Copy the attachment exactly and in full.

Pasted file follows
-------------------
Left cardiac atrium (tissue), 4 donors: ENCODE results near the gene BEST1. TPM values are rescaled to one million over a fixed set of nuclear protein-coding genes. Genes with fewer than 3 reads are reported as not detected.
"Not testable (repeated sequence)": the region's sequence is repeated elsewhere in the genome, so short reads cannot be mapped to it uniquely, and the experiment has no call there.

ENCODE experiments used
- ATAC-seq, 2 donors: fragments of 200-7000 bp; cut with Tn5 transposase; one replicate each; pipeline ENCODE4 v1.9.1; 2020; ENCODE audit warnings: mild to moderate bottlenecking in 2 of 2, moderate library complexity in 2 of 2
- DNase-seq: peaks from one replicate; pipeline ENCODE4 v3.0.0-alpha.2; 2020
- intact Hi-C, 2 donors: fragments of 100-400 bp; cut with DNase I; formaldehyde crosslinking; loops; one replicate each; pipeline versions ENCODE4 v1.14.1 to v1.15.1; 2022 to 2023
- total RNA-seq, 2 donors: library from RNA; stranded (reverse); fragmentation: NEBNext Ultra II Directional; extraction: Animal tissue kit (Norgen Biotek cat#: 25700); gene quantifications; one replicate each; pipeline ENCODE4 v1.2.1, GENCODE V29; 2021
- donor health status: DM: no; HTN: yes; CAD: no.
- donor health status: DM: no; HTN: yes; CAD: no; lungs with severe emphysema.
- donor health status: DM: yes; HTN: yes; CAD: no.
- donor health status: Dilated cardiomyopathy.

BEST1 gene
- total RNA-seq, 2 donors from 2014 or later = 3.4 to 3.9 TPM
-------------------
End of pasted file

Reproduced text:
Left cardiac atrium (tissue), 4 donors: ENCODE results near the gene BEST1. TPM values are rescaled to one million over a fixed set of nuclear protein-coding genes. Genes with fewer than 3 reads are reported as not detected.
"Not testable (repeated sequence)": the region's sequence is repeated elsewhere in the genome, so short reads cannot be mapped to it uniquely, and the experiment has no call there.

ENCODE experiments used
- ATAC-seq, 2 donors: fragments of 200-7000 bp; cut with Tn5 transposase; one replicate each; pipeline ENCODE4 v1.9.1; 2020; ENCODE audit warnings: mild to moderate bottlenecking in 2 of 2, moderate library complexity in 2 of 2
- DNase-seq: peaks from one replicate; pipeline ENCODE4 v3.0.0-alpha.2; 2020
- intact Hi-C, 2 donors: fragments of 100-400 bp; cut with DNase I; formaldehyde crosslinking; loops; one replicate each; pipeline versions ENCODE4 v1.14.1 to v1.15.1; 2022 to 2023
- total RNA-seq, 2 donors: library from RNA; stranded (reverse); fragmentation: NEBNext Ultra II Directional; extraction: Animal tissue kit (Norgen Biotek cat#: 25700); gene quantifications; one replicate each; pipeline ENCODE4 v1.2.1, GENCODE V29; 2021
- donor health status: DM: no; HTN: yes; CAD: no.
- donor health status: DM: no; HTN: yes; CAD: no; lungs with severe emphysema.
- donor health status: DM: yes; HTN: yes; CAD: no.
- donor health status: Dilated cardiomyopathy.

BEST1 gene
- total RNA-seq, 2 donors from 2014 or later = 3.4 to 3.9 TPM